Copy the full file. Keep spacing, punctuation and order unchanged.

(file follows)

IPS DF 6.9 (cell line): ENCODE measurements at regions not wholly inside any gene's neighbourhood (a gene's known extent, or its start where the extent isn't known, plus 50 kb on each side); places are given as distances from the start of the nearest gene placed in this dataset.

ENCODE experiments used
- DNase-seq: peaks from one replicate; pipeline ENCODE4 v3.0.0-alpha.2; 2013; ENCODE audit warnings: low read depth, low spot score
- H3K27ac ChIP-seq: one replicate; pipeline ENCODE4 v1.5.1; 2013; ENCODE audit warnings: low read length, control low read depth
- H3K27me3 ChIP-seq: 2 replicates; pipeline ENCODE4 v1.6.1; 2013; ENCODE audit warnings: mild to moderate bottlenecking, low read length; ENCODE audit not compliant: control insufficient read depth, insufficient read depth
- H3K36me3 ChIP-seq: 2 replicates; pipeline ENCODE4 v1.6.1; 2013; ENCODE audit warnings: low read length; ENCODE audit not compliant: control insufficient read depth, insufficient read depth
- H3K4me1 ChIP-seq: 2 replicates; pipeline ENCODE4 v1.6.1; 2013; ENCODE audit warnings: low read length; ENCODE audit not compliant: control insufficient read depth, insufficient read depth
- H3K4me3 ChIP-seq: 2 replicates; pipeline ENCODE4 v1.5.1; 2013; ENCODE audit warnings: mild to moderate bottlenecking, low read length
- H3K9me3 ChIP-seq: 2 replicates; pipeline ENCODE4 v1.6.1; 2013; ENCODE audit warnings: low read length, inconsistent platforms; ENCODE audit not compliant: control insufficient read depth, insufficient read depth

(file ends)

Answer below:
IPS DF 6.9 (cell line): ENCODE measurements at regions not wholly inside any gene's neighbourhood (a gene's known extent, or its start where the extent isn't known, plus 50 kb on each side); places are given as distances from the start of the nearest gene placed in this dataset.

ENCODE experiments used
- DNase-seq: peaks from one replicate; pipeline ENCODE4 v3.0.0-alpha.2; 2013; ENCODE audit warnings: low read depth, low spot score
- H3K27ac ChIP-seq: one replicate; pipeline ENCODE4 v1.5.1; 2013; ENCODE audit warnings: low read length, control low read depth
- H3K27me3 ChIP-seq: 2 replicates; pipeline ENCODE4 v1.6.1; 2013; ENCODE audit warnings: mild to moderate bottlenecking, low read length; ENCODE audit not compliant: control insufficient read depth, insufficient read depth
- H3K36me3 ChIP-seq: 2 replicates; pipeline ENCODE4 v1.6.1; 2013; ENCODE audit warnings: low read length; ENCODE audit not compliant: control insufficient read depth, insufficient read depth
- H3K4me1 ChIP-seq: 2 replicates; pipeline ENCODE4 v1.6.1; 2013; ENCODE audit warnings: low read length; ENCODE audit not compliant: control insufficient read depth, insufficient read depth
- H3K4me3 ChIP-seq: 2 replicates; pipeline ENCODE4 v1.5.1; 2013; ENCODE audit warnings: mild to moderate bottlenecking, low read length
- H3K9me3 ChIP-seq: 2 replicates; pipeline ENCODE4 v1.6.1; 2013; ENCODE audit warnings: low read length, inconsistent platforms; ENCODE audit not compliant: control insufficient read depth, insufficient read depth